The person putting together the bulletin asked me if I wanted the shorter gospel reading (which still isn’t short) or the long gospel reading. And of course I wanted the long gospel reading, but I promise you that as a trade-off the homily will be short even though there are so many amazing things in this gospel that I could go on for days and days, starting with the very first bit when Mark tells you that Jesus is in the house of Simon the leper. Who is Simon the leper? The official answer from the commentary I used: “Simon the leper is otherwise unknown, but he was probably known to those who handed on the tradition.” So there you go.
It’s the woman with the ointment who interests me: the woman with ointment is the reason you got the long gospel reading today. As far as I’m concerned, the whole Last Supper and Crucifixion parts can wait till later in the week where they belong. For me, Palm Sunday is all about extravagance and the ways we respond to it, the ways we try to keep things under control and make ourselves feel good about ourselves, often at the expense of others, this woman being a case in point.
So here’s Jesus (at the home of Simon the leper) when a woman comes in, unnamed and so most likely unknown (see: Simon the leper), with an alabaster jar filled with a costly perfume. She approaches Jesus, breaks open the jar and pours the contents on his head. As far as I can tell, she reserves nothing, but empties the jar of perfume. The room must have been overwhelmed with the scent of it. And as I imagine the scene, everyone there: Jesus, the disciples, Simon the leper, is taken by surprise by the act. And so it is very telling how people react in that first moment.
First, there are those who were indignant, who said, “This should have been given to the poor.” Their lack of graciousness is astonishing—or would be if it weren’t part of a larger pattern. But if you read through the rest of the gospel of Mark to see how often this concern for the poor appeared among Jesus’ followers, you’ll find the answer is: not so much. The feeding of the 5,000? “Send them away to the villages and buy something for themselves to eat.” People bringing their children to Jesus? “The disciples spoke sternly to them.” You know what Mark reports the disciples were concerned about? Who was the greatest among them, and who was going to sit on Jesus’ right and left hand.
For all that we like to pick on the Pharisees, Jesus’ disciples are cut from the same cloth: doing their darndest to keep their status high and that of others low.
And Jesus calls them on it, as he always does. That whole “the poor you will always have with you” line? What I hear in that today is Jesus telling the disciples, “Why are you so all-fired concerned about the poor right now? Could it be because she’s done something beautiful—and you haven’t. Quit being such jerks.”
But why did they react so strongly and immediately? Here’s why I think that is, and this is something that is true for me as well, and perhaps for you too: it’s because when we see someone being truly extravagant, doing something truly beautiful and noble, it points out how stingy and miserly my own offerings are. So when we see the real deal, such as this woman, some woman who doesn’t even know Jesus, hasn’t been taught properly, hasn’t been part of the gang, pouring out a whole jar of costly perfume, it blows away our shabby little pretenses of our own most noble and gracious self.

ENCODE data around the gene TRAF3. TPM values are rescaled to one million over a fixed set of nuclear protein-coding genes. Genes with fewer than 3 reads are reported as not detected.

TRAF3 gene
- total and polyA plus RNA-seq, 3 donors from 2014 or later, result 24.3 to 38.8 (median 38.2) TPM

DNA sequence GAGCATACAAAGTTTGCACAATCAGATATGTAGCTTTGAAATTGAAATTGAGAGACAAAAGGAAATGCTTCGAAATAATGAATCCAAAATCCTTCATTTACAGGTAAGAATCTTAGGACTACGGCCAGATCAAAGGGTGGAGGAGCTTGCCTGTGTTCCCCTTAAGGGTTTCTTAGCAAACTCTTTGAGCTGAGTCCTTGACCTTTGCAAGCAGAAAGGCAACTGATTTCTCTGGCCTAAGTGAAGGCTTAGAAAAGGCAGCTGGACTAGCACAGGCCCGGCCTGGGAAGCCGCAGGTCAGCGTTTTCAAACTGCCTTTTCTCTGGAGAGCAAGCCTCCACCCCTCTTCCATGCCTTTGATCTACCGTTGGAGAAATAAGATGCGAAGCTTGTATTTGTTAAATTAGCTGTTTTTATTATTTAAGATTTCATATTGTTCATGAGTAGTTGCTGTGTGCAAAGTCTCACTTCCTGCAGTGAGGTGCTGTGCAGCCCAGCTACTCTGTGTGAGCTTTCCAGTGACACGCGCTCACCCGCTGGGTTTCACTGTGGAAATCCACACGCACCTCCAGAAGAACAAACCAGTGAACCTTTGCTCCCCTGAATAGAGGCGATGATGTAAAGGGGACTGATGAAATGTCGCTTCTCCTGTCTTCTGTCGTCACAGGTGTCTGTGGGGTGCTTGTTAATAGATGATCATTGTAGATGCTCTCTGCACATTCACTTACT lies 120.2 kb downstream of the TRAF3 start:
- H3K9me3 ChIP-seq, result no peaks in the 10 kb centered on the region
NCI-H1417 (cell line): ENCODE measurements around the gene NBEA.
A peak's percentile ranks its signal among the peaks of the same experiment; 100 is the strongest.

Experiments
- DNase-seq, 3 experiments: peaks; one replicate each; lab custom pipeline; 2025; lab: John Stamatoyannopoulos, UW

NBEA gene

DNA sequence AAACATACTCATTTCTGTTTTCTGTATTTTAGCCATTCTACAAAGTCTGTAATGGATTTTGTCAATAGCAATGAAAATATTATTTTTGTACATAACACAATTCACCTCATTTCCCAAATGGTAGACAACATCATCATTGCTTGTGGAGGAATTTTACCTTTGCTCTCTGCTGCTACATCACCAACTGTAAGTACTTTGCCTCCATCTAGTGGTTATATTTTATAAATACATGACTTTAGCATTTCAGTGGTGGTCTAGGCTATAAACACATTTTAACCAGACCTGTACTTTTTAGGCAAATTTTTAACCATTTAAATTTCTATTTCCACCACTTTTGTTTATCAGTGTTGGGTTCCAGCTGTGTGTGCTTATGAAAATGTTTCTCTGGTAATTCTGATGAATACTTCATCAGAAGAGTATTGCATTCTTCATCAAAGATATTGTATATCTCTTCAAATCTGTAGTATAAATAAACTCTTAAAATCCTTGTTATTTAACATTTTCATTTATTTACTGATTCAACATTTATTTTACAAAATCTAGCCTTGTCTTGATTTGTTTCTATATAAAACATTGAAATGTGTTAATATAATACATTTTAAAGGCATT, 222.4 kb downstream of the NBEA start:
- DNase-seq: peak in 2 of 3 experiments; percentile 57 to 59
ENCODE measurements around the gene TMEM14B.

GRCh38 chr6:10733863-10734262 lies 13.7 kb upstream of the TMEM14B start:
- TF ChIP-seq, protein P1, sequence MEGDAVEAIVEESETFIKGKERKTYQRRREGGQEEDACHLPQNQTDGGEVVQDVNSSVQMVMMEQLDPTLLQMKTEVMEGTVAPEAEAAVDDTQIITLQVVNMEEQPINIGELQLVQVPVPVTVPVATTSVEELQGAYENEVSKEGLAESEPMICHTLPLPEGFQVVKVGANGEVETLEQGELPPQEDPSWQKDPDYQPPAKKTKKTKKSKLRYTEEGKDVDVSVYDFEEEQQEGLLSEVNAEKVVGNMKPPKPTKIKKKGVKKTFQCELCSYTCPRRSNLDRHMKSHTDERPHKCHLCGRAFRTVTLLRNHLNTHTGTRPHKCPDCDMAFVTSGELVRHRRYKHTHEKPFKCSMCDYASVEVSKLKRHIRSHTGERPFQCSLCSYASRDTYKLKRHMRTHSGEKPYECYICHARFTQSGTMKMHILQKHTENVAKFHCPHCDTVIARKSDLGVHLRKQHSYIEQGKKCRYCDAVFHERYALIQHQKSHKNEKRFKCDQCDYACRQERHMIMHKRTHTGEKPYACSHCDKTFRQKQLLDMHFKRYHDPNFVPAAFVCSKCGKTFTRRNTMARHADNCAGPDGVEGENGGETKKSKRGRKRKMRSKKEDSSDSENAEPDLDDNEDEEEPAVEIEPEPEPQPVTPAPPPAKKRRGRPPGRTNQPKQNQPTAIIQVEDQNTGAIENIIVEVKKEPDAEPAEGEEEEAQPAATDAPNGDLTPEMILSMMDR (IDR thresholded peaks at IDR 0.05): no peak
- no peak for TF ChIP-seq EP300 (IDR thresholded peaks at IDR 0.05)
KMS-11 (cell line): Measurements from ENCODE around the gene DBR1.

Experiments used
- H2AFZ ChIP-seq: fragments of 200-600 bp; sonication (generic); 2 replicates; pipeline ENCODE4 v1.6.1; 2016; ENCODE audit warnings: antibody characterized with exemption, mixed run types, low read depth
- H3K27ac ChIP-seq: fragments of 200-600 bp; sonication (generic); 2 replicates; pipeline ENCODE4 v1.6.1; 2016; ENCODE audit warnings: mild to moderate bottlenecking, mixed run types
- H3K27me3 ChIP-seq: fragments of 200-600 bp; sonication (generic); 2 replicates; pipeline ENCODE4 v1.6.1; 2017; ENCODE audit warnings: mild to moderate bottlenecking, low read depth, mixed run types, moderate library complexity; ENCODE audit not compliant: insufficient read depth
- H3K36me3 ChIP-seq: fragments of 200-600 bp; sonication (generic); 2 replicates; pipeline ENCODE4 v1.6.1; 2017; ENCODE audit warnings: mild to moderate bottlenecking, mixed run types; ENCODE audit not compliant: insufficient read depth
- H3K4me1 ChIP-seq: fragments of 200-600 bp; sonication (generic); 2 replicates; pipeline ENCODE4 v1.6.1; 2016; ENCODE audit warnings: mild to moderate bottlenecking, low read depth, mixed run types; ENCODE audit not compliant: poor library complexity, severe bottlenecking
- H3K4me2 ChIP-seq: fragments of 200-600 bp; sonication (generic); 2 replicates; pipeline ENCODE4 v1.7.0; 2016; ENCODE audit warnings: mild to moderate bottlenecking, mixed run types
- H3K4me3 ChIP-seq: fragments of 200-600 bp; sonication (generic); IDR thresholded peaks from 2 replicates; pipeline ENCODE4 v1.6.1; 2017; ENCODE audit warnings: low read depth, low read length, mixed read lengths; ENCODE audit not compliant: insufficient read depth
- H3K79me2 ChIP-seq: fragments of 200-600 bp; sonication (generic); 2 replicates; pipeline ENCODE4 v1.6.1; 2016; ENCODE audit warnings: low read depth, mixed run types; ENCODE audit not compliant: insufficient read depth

We want her to be wrong somehow. And so in a desire not to be reminded of her generosity and my stinginess, it is best to shut down the extravagance, label it completely inappropriate, tell her how she ought to have done it, and keep things tidy and gray.
The commentary I read about the woman with perfume said, “[Her gift] was a glorious maximum of sacrifice which never stopped to calculate what might have been a passable minimum.” That’s the thing that the Pharisees, and the disciples, and many more of us throughout the ages have never been able to quite grasp: that the life that Jesus calls us to is a life of the glorious maximum, not the passable minimum.
The story of the woman with the ointment is the story of Holy Week in miniature: the extravagant entrance, the muttering reaction, the shameful punishment that is overcome for all time by Jesus' redemption. Her gift to us is giving us this sign of how we too might live as Jesus did, called to the glorious maximum of life and faith in whatever we might do.
I'm afraid it's not going to be easy. We talk a good game about abundance and generosity in the church, but I have seen a whole lot of beautiful gifts covered over with shame and scorn. People who are looking for the glorious maximum are told it’s unrealistic or too soon or costs too much or that we need to focus on other things. People who want to do beautiful things are worn down by the pressure of those interested only in the passable minimum.
But there is hope, and that’s what this week is about: that the glorious maximum ultimately overcomes the forces of the passable minimum, despite their every effort. And it starts with the glorious maximum of the triumphal entry into Jerusalem. That’s where we start. Let’s see what meets us as we walk down this road. And let us go forth extravagantly.
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